Derivatives Regulation Misses The Mark

There was a hearing this morning held by the House Financial Services Committee titled, "Reform of the Over-the-Counter Derivative Market: Limiting Risk and Ensuring Fairness." Much of the discussion centered on Committee Chairman Barney Frank's (D-MA) proposal to regulate the derivatives market, which differs in significant ways from that offered by the Obama administration. I worry that proposed derivatives regulation misses the mark on a few levels.

Bloomberg has a nice article on that committee hearing, if you want specific details. I'd rather think about the bigger picture and where derivatives regulation really fits in.

Congress has an awful lot on its plate these days, but fixing the financial system should be its chief priority, as it's clearly the timeliest. Yet, finance is big and broad. There are lots of different aspects that politicians might seek to write new rules for. So where should it begin? I think the rather uncontroversial answer is with whatever causes led to the financial crisis that prompted one of the worst recessions in U.S. history.

So far, Congress has done a pretty poor job of adhering to this seemingly obvious strategy: the only financial regulation imposed so far this year was for the credit card industry. It played absolutely no part in the crisis.

How do derivatives fit into the picture? They certainly shouldn't be the focal point. In reality, derivatives played an exceedingly small part in the crisis. Their most notable contribution was through AIG's infamous credit-default swap fiasco. Even then, however, the problem was not so much a failure with derivatives as it was a mistake in capital reserves. And the reason those capital reserves were so far off stems from the ratings of underlying securities being very inaccurate. Yet another reason to shake one's head disparagingly at the rating agencies.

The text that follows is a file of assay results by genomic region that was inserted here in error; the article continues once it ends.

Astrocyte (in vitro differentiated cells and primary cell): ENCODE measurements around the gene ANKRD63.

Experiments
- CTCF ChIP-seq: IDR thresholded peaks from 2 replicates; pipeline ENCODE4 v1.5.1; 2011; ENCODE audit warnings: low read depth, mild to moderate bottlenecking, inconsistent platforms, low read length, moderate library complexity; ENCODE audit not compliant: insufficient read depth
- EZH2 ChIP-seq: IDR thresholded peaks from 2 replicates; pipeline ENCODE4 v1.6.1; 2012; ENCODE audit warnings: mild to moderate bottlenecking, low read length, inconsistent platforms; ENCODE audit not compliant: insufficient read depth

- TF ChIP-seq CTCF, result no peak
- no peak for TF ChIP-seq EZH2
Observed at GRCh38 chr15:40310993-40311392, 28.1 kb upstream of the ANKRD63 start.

Some talk of capital reserves is present in the Frank proposal, but in very broad strokes. I'm unconvinced that his changes to capital would make a huge difference. A better focus might be to reform the rating agencies while forcing some extra cushion in capital reserves. Even though only banks' capital reserves are based on security ratings by law, the rest of the industry has historically placed a great deal of weight on them as well, giving them that natural function with derivatives.

How about the rest of the proposal, seeking to restructure the derivatives market and "ensuring fairness"? Those might be laudable goals, but they have absolutely nothing to do with what caused the crisis. As a result, that aspect should have no part in the priorities being discussed for financial regulation at this time. Congress should be simplifying its regulatory ambitions so to make sure it gets through the important, less controversial stuff first. That's not what it's doing.

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Daniel Indiviglio was an associate editor at The Atlantic from 2009 through 2011. He is now the Washington, D.C.-based columnist for Reuters Breakingviews. He is also a 2011 Robert Novak Journalism Fellow through the Phillips Foundation. More

Indiviglio has also written for Forbes. Prior to becoming a journalist, he spent several years working as an investment banker and a consultant.

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